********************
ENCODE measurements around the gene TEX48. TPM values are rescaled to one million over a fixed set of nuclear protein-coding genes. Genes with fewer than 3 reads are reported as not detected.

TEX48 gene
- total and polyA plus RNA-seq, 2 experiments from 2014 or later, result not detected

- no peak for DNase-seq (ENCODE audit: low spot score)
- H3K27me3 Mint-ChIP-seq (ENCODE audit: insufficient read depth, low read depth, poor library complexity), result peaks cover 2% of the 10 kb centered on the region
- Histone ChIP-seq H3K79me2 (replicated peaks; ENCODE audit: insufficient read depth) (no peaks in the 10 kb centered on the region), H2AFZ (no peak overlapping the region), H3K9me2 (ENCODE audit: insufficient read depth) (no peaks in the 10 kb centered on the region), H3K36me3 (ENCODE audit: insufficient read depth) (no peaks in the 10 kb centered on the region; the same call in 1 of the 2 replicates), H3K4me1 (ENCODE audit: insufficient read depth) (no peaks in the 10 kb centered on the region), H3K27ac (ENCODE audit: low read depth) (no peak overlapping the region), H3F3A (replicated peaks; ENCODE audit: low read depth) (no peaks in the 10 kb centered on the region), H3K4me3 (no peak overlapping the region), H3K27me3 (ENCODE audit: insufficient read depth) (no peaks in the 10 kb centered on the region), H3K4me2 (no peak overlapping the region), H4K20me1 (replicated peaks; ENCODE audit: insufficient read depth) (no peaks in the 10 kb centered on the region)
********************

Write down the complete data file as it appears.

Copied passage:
ENCODE measurements around the gene TEX48. TPM values are rescaled to one million over a fixed set of nuclear protein-coding genes. Genes with fewer than 3 reads are reported as not detected.

TEX48 gene
- total and polyA plus RNA-seq, 2 experiments from 2014 or later, result not detected

- no peak for DNase-seq (ENCODE audit: low spot score)
- H3K27me3 Mint-ChIP-seq (ENCODE audit: insufficient read depth, low read depth, poor library complexity), result peaks cover 2% of the 10 kb centered on the region
- Histone ChIP-seq H3K79me2 (replicated peaks; ENCODE audit: insufficient read depth) (no peaks in the 10 kb centered on the region), H2AFZ (no peak overlapping the region), H3K9me2 (ENCODE audit: insufficient read depth) (no peaks in the 10 kb centered on the region), H3K36me3 (ENCODE audit: insufficient read depth) (no peaks in the 10 kb centered on the region; the same call in 1 of the 2 replicates), H3K4me1 (ENCODE audit: insufficient read depth) (no peaks in the 10 kb centered on the region), H3K27ac (ENCODE audit: low read depth) (no peak overlapping the region), H3F3A (replicated peaks; ENCODE audit: low read depth) (no peaks in the 10 kb centered on the region), H3K4me3 (no peak overlapping the region), H3K27me3 (ENCODE audit: insufficient read depth) (no peaks in the 10 kb centered on the region), H3K4me2 (no peak overlapping the region), H4K20me1 (replicated peaks; ENCODE audit: insufficient read depth) (no peaks in the 10 kb centered on the region)